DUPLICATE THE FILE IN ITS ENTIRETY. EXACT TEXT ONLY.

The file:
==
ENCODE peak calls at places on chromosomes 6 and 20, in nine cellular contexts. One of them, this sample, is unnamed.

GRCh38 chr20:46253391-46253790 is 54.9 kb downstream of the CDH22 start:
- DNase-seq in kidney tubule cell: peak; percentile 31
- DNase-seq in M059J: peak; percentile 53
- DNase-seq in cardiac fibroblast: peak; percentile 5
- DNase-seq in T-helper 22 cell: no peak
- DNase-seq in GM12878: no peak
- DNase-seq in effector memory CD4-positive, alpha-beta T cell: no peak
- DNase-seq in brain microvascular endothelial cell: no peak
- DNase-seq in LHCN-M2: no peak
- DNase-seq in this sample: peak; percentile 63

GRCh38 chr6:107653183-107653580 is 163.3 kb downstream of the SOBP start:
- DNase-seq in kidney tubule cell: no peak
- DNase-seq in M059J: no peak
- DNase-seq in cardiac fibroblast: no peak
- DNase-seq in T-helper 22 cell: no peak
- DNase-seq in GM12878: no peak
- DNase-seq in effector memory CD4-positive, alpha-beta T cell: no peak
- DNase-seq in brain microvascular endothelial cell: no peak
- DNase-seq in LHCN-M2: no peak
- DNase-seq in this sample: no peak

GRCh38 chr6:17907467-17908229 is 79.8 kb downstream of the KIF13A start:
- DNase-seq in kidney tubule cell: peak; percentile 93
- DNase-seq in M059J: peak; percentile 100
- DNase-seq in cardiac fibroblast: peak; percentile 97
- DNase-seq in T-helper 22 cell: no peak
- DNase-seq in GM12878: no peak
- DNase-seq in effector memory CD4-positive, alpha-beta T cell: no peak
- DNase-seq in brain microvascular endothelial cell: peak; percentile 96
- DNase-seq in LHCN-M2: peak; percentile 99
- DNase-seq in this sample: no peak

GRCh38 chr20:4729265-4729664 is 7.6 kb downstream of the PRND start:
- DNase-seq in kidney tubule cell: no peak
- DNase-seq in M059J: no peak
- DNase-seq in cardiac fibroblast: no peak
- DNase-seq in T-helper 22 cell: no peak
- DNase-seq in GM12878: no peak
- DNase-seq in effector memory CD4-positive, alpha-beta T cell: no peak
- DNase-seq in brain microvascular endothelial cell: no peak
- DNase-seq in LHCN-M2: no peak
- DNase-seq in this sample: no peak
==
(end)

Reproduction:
ENCODE peak calls at places on chromosomes 6 and 20, in nine cellular contexts. One of them, this sample, is unnamed.

GRCh38 chr20:46253391-46253790 is 54.9 kb downstream of the CDH22 start:
- DNase-seq in kidney tubule cell: peak; percentile 31
- DNase-seq in M059J: peak; percentile 53
- DNase-seq in cardiac fibroblast: peak; percentile 5
- DNase-seq in T-helper 22 cell: no peak
- DNase-seq in GM12878: no peak
- DNase-seq in effector memory CD4-positive, alpha-beta T cell: no peak
- DNase-seq in brain microvascular endothelial cell: no peak
- DNase-seq in LHCN-M2: no peak
- DNase-seq in this sample: peak; percentile 63

GRCh38 chr6:107653183-107653580 is 163.3 kb downstream of the SOBP start:
- DNase-seq in kidney tubule cell: no peak
- DNase-seq in M059J: no peak
- DNase-seq in cardiac fibroblast: no peak
- DNase-seq in T-helper 22 cell: no peak
- DNase-seq in GM12878: no peak
- DNase-seq in effector memory CD4-positive, alpha-beta T cell: no peak
- DNase-seq in brain microvascular endothelial cell: no peak
- DNase-seq in LHCN-M2: no peak
- DNase-seq in this sample: no peak

GRCh38 chr6:17907467-17908229 is 79.8 kb downstream of the KIF13A start:
- DNase-seq in kidney tubule cell: peak; percentile 93
- DNase-seq in M059J: peak; percentile 100
- DNase-seq in cardiac fibroblast: peak; percentile 97
- DNase-seq in T-helper 22 cell: no peak
- DNase-seq in GM12878: no peak
- DNase-seq in effector memory CD4-positive, alpha-beta T cell: no peak
- DNase-seq in brain microvascular endothelial cell: peak; percentile 96
- DNase-seq in LHCN-M2: peak; percentile 99
- DNase-seq in this sample: no peak

GRCh38 chr20:4729265-4729664 is 7.6 kb downstream of the PRND start:
- DNase-seq in kidney tubule cell: no peak
- DNase-seq in M059J: no peak
- DNase-seq in cardiac fibroblast: no peak
- DNase-seq in T-helper 22 cell: no peak
- DNase-seq in GM12878: no peak
- DNase-seq in effector memory CD4-positive, alpha-beta T cell: no peak
- DNase-seq in brain microvascular endothelial cell: no peak
- DNase-seq in LHCN-M2: no peak
- DNase-seq in this sample: no peak